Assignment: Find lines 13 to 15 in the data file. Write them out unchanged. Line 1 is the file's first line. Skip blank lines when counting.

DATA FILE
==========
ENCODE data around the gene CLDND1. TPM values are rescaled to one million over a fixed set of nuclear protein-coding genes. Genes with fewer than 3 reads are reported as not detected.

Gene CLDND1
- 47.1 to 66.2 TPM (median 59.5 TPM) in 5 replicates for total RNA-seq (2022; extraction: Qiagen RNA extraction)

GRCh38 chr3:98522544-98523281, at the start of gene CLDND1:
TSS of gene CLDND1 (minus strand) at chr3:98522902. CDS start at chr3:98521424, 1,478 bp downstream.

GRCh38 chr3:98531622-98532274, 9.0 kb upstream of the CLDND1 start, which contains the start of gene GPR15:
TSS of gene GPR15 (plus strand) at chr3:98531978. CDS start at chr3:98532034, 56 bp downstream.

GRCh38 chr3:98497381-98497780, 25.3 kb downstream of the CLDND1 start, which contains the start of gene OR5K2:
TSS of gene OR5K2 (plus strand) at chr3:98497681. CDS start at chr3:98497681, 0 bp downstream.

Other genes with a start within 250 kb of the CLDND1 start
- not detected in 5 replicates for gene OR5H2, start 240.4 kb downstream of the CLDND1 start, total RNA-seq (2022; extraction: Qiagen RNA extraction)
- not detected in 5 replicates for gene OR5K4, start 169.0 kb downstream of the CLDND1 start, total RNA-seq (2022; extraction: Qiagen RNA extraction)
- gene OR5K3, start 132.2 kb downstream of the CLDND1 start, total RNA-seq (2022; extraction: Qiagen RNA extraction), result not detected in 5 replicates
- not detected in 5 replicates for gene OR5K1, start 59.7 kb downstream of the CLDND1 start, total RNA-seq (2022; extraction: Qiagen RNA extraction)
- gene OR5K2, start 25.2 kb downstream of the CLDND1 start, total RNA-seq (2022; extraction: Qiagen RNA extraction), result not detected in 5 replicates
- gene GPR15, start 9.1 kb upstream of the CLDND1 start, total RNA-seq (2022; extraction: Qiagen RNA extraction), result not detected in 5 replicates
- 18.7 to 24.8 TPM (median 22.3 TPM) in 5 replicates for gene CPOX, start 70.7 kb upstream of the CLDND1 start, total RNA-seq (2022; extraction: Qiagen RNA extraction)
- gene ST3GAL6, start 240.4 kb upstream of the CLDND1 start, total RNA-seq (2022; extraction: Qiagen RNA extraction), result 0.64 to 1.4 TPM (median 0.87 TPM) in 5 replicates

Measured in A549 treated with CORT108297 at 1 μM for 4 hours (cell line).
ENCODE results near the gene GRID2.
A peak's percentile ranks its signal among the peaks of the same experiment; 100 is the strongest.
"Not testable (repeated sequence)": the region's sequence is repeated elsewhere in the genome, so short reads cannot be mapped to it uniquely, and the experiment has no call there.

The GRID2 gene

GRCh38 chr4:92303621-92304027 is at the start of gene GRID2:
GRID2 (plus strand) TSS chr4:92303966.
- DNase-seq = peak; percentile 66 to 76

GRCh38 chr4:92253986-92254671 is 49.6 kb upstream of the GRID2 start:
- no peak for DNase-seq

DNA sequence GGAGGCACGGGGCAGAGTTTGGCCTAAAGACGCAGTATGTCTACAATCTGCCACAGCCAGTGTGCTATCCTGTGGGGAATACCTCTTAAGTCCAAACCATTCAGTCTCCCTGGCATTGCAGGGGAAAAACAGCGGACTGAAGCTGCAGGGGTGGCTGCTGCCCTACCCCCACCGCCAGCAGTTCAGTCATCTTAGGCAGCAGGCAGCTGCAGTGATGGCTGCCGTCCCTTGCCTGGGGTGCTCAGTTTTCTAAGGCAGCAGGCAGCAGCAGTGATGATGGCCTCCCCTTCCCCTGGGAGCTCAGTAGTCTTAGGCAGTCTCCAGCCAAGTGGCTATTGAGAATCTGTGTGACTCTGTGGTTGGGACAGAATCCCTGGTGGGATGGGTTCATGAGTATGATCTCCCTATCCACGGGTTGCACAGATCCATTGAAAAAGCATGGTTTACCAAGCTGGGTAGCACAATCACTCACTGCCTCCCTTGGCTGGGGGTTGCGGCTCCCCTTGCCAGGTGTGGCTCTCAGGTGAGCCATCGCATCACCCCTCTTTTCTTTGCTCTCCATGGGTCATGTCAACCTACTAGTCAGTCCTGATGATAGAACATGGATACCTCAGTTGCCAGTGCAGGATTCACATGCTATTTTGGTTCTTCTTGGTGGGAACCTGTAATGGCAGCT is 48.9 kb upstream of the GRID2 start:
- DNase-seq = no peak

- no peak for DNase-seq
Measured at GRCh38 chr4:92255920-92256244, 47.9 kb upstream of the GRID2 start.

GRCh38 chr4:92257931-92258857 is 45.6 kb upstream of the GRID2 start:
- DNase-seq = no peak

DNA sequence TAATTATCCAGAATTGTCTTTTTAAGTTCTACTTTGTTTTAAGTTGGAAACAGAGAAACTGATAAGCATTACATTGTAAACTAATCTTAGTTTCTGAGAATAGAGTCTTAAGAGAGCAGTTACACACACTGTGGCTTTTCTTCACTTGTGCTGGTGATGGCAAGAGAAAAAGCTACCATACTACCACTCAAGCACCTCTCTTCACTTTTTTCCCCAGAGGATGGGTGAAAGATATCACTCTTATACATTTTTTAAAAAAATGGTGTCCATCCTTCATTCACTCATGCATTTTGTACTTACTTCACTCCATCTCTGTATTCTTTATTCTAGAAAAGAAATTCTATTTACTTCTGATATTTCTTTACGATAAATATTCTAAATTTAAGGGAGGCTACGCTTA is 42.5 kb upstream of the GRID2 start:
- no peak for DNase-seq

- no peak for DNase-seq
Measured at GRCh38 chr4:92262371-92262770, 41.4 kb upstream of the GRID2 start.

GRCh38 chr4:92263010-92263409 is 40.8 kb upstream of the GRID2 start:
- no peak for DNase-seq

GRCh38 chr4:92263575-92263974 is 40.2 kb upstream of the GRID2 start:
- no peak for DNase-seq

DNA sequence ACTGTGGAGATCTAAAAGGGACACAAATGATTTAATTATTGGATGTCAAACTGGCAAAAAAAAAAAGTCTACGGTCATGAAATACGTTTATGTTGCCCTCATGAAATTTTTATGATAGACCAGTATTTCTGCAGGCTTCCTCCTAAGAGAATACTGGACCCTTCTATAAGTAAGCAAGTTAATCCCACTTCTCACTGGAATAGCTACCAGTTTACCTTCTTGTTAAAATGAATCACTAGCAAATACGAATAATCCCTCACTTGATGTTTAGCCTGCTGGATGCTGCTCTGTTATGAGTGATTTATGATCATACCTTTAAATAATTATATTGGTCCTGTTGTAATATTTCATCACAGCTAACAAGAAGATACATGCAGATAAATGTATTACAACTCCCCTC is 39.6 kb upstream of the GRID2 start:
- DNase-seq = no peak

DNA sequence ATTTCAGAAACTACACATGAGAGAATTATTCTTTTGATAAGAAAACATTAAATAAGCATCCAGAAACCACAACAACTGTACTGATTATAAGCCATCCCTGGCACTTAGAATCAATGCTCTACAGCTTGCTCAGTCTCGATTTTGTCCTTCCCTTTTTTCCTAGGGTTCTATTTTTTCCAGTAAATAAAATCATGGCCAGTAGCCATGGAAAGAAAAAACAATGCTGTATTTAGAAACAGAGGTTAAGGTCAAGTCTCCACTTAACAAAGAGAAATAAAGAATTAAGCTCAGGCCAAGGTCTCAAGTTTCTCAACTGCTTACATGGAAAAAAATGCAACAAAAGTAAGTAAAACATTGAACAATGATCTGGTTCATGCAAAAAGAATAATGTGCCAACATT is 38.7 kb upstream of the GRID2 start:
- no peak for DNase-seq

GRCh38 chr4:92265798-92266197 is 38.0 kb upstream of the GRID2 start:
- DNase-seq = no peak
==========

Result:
- gene OR5K3, start 132.2 kb downstream of the CLDND1 start, total RNA-seq (2022; extraction: Qiagen RNA extraction), result not detected in 5 replicates
- not detected in 5 replicates for gene OR5K1, start 59.7 kb downstream of the CLDND1 start, total RNA-seq (2022; extraction: Qiagen RNA extraction)
- gene OR5K2, start 25.2 kb downstream of the CLDND1 start, total RNA-seq (2022; extraction: Qiagen RNA extraction), result not detected in 5 replicates